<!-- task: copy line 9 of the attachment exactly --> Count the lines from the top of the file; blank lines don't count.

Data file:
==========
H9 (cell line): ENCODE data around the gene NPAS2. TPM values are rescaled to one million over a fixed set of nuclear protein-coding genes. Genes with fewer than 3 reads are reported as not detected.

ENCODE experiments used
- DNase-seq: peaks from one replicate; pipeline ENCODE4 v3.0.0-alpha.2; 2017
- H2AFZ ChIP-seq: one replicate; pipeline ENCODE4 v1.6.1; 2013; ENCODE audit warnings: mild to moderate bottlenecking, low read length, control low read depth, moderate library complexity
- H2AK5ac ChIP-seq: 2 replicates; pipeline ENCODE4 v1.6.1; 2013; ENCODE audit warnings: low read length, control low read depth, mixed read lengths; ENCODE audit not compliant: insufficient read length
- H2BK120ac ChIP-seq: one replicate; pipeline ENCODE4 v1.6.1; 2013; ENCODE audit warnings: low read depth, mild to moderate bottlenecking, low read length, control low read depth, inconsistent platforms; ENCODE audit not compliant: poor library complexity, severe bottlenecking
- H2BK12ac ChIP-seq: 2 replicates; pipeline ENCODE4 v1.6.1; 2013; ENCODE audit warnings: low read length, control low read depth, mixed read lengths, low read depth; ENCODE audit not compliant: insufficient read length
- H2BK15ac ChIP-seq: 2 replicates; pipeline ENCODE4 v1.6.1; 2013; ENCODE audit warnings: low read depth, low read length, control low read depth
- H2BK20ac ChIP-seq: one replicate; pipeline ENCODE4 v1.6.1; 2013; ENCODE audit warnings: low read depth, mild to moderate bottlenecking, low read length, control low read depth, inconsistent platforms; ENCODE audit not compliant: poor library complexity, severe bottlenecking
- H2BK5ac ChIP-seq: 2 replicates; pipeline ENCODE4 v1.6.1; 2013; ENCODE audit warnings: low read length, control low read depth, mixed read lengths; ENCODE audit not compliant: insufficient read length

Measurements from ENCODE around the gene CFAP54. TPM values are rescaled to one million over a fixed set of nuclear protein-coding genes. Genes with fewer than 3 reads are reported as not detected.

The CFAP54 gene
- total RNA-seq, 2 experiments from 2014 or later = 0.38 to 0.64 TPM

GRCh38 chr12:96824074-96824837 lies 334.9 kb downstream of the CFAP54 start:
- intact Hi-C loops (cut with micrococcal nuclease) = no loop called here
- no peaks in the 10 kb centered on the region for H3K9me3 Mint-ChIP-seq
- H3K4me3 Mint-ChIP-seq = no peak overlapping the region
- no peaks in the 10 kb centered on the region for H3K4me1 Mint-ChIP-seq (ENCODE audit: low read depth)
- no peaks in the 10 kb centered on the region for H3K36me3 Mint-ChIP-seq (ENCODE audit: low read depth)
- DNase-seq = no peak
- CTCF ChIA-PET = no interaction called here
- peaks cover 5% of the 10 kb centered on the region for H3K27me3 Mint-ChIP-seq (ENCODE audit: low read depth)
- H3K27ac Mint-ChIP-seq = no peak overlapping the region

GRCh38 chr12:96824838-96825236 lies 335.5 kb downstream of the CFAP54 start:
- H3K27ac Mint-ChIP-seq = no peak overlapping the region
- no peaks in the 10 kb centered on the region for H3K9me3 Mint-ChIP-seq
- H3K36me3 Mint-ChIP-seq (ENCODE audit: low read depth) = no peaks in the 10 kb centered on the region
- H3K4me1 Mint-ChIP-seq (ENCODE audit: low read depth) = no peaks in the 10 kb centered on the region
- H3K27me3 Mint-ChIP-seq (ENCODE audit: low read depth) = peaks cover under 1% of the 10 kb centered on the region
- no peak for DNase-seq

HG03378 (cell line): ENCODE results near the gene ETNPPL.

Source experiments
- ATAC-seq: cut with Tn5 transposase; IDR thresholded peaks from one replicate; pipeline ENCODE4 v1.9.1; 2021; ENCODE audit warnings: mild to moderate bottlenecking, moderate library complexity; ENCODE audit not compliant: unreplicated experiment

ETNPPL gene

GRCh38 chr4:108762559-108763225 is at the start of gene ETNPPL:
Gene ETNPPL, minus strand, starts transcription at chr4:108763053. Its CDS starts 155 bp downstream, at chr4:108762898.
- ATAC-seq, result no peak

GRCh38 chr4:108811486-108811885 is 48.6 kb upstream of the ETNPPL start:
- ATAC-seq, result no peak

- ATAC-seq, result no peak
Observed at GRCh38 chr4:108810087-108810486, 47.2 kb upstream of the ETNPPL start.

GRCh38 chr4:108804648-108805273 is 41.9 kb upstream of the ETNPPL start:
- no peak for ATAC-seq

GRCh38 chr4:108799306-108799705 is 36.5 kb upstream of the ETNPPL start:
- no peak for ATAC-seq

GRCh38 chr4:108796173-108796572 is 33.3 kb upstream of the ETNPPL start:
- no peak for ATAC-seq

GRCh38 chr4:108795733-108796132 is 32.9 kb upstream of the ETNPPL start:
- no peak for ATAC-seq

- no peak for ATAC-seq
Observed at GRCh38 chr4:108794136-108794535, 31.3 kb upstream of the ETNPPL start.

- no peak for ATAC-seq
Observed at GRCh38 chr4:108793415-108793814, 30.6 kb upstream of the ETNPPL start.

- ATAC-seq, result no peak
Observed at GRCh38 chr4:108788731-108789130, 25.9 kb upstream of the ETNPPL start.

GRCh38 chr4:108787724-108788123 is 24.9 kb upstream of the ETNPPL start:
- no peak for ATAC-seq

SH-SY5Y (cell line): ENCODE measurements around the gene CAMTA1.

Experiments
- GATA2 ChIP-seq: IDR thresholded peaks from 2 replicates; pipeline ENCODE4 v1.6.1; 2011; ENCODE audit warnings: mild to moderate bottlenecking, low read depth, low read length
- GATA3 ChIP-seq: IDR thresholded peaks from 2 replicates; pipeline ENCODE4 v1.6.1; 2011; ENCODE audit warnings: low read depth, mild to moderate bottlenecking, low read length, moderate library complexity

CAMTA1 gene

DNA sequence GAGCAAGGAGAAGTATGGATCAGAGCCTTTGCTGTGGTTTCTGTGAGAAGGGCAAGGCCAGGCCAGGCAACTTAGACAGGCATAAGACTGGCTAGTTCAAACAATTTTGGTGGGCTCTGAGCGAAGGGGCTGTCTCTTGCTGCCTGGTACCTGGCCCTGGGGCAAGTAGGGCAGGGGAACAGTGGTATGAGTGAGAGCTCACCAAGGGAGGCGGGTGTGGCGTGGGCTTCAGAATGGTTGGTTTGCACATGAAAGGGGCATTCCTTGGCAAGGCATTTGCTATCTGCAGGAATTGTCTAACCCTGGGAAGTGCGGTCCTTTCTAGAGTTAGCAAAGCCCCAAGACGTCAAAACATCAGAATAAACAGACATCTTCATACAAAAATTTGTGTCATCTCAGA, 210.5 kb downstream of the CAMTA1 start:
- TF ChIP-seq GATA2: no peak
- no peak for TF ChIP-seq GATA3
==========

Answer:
- H2BK20ac ChIP-seq: one replicate; pipeline ENCODE4 v1.6.1; 2013; ENCODE audit warnings: low read depth, mild to moderate bottlenecking, low read length, control low read depth, inconsistent platforms; ENCODE audit not compliant: poor library complexity, severe bottlenecking